24. Only Lovers Left Alive

DIRECTOR: Jim Jarmusch

CAST: Tom Hiddleston, Tilda Swinton, Mia Wasikowska, Anton Yelchin and John Hurt


A centuries-long romance between two vampires … no, no wait, come back! If anyone can make the vampire genre interesting again, it’s minimalist extraordinaire Jim Jarmusch; just check out his spin on the western and samurai genres (Dead Man and Ghost Dog, respectively) on Netflix streaming to get an idea. Plus, if anyone was born to play a vampire, it’s Tilda Swinton.


23 and 22.

The Disappearance of Eleanor Rigby: Her and The Disappearance of Eleanor Rigby: His

DIRECTOR: Ned Benson

CAST: Jessica Chastain, James McAvoy, Viola Davis, Jess Weixler, Bill Hader and William Hurt


These are two separate films about the same relationship, one focusing on the perspective of the wife and the other of the husband. It’s a lofty project, especially for a first-time director, and Chastain and McAvoy make an enticing couple.


disappearance of eleanor rigby


21. Old Boy 


CAST: Josh Brolin, Elizabeth Olson, Sharlto Copley, Lance Reddick, Michael Imperioli and Samuel L. Jackson

RELEASE DATE: October 11

By my calculations, Spike Lee is allotted one stroke of genius per decade: Do the Right Thing in the ’80s, Malcolm X in the ’90s, and 25th Hour in the ’00s. Here he’s adapting another filmmaker’s masterwork, but, with the trio of leads he’s assembled in front of the camera and Hunger and Shame cinematographer Sean Bobbitt behind it, all the ingredients are there for one of his own.


old boy

*Check in next week for films 1-20 in 40 Movies I Can’t Wait to See in 2013, Part II ….

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PABLO CORNEJO leads a double life. During the week, he attends the University of Texas at Arlington, where he is one semester away from obtaining a Bachelor's in Journalism with a minor in English. On the weekends, he lives in Austin with his long-time girlfriend and their ingrate cat, Evie. From attending Fantastic Fest to the Dallas International Film Festival, Pablo tries to absorb the film culture in both cities. You can find him on Twitter (@CDLM_pablo).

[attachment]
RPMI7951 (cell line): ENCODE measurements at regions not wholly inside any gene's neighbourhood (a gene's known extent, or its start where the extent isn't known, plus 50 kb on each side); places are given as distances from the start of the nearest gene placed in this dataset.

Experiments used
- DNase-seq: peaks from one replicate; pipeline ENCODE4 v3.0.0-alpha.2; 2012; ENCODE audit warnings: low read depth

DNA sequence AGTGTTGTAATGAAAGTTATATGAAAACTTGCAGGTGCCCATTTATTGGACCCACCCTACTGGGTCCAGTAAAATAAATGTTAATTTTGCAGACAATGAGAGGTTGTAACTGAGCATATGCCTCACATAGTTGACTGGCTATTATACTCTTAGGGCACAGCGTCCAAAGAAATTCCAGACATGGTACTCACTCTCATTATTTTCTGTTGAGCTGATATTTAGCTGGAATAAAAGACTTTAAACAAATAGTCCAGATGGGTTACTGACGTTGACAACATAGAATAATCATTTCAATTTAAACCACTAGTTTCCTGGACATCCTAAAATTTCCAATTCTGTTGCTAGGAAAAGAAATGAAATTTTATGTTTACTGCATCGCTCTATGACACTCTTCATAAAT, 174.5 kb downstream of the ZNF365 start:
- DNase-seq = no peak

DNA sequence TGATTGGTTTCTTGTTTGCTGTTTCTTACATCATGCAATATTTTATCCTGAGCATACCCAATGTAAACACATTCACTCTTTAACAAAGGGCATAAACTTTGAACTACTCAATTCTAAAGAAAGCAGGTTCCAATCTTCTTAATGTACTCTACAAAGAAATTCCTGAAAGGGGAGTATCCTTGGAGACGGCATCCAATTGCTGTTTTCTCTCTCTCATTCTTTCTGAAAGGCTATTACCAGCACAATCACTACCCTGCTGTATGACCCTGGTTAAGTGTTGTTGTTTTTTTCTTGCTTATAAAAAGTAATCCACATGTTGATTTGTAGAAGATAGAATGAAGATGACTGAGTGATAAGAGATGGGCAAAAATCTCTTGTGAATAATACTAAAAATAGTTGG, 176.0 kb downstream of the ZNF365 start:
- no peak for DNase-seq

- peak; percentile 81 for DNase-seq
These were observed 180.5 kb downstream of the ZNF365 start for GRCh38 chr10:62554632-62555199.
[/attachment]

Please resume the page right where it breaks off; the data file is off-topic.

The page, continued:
6 responses to “40 Movies I Can’t Wait to See in 2013, Part I”

  1. jmblaine says:

    I love Anton Corbijn’s
    Depeche Mode Concert Film

    • Pablo Cornejo says:

      He’s great with atmosphere and visuals, that sounds like an awesome combination. Just found the whole thing on YouTube, I’ll be sure to check it out!

  2. Nate says:

    I am not happy that they are remaking Oldboy. It is unnecessary. If American’s weren’t adverse to reading (in pretty much all forms) the first would be a classic appreciated on the level of films like Reservoir Dogs, Donnie Darko, and The Usual Suspects.

    That said, of course I’m going to watch it.

    • Pablo Cornejo says:

      Yeah I’m definitely with you that it’s unnecessary, and I’d be against it if it weren’t for Spike and that cast. Elizabeth Olson really impressed me in Martha Marcy May Marlene and Copley hasn’t had a meaty role since he broke out in District 9. Here’s hoping it ends up like the Let the Right One In remake, totally unnecessary but respectable.

  3. Nate says:

    I do think it will be, at least, respectable. My fear is the reception from the American moviegoers will be less than stellar for it to have a legitimate chance to succeed IF it is in fact a worthy remake.

    I agree with you about Olson as well. Terrific casting. Spike Lee is due for a major hit too.